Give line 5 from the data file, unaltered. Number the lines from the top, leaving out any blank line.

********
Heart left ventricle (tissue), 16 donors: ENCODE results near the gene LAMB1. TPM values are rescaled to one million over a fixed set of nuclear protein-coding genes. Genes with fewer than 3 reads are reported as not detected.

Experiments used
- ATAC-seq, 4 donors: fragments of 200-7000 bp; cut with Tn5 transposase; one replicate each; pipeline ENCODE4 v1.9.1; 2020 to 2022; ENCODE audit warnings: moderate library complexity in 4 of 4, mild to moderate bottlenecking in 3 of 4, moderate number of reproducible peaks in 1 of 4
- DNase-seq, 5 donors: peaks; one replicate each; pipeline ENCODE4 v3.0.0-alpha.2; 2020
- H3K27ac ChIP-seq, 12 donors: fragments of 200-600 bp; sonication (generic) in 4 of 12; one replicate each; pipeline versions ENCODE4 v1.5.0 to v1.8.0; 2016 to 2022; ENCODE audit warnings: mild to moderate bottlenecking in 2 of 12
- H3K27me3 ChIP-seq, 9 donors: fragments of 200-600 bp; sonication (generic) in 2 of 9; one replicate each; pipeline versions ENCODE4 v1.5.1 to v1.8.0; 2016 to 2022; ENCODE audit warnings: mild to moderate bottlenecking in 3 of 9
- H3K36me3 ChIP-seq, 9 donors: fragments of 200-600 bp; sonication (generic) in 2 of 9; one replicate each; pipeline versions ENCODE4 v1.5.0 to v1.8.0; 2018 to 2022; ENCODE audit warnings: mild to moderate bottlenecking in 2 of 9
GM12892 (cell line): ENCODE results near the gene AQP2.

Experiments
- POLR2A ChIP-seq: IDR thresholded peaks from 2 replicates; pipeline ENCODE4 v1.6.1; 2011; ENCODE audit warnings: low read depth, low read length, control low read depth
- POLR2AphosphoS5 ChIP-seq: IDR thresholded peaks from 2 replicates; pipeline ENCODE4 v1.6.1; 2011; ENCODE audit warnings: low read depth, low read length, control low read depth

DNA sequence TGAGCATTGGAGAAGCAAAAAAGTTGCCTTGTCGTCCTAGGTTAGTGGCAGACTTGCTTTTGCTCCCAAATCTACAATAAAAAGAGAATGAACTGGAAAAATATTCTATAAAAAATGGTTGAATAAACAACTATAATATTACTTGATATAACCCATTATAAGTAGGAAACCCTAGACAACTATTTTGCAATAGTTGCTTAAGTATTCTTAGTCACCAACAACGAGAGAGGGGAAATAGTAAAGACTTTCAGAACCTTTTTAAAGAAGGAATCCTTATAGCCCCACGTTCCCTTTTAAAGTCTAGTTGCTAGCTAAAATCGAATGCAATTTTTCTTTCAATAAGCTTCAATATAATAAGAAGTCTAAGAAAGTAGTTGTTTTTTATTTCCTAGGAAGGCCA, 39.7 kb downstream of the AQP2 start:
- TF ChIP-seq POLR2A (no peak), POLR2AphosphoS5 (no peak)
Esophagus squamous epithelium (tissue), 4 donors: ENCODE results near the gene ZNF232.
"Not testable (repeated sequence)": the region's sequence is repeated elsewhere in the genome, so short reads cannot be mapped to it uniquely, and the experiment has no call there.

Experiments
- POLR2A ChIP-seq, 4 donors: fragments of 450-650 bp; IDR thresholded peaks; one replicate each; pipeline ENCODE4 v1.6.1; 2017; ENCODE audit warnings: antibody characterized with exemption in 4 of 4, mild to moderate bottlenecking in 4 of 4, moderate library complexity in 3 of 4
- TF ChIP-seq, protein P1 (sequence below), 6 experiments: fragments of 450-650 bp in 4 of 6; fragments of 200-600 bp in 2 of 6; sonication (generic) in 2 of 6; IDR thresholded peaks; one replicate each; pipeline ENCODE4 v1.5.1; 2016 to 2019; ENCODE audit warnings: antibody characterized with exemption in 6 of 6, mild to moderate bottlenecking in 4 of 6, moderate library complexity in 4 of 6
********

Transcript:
- H3K27ac ChIP-seq, 12 donors: fragments of 200-600 bp; sonication (generic) in 4 of 12; one replicate each; pipeline versions ENCODE4 v1.5.0 to v1.8.0; 2016 to 2022; ENCODE audit warnings: mild to moderate bottlenecking in 2 of 12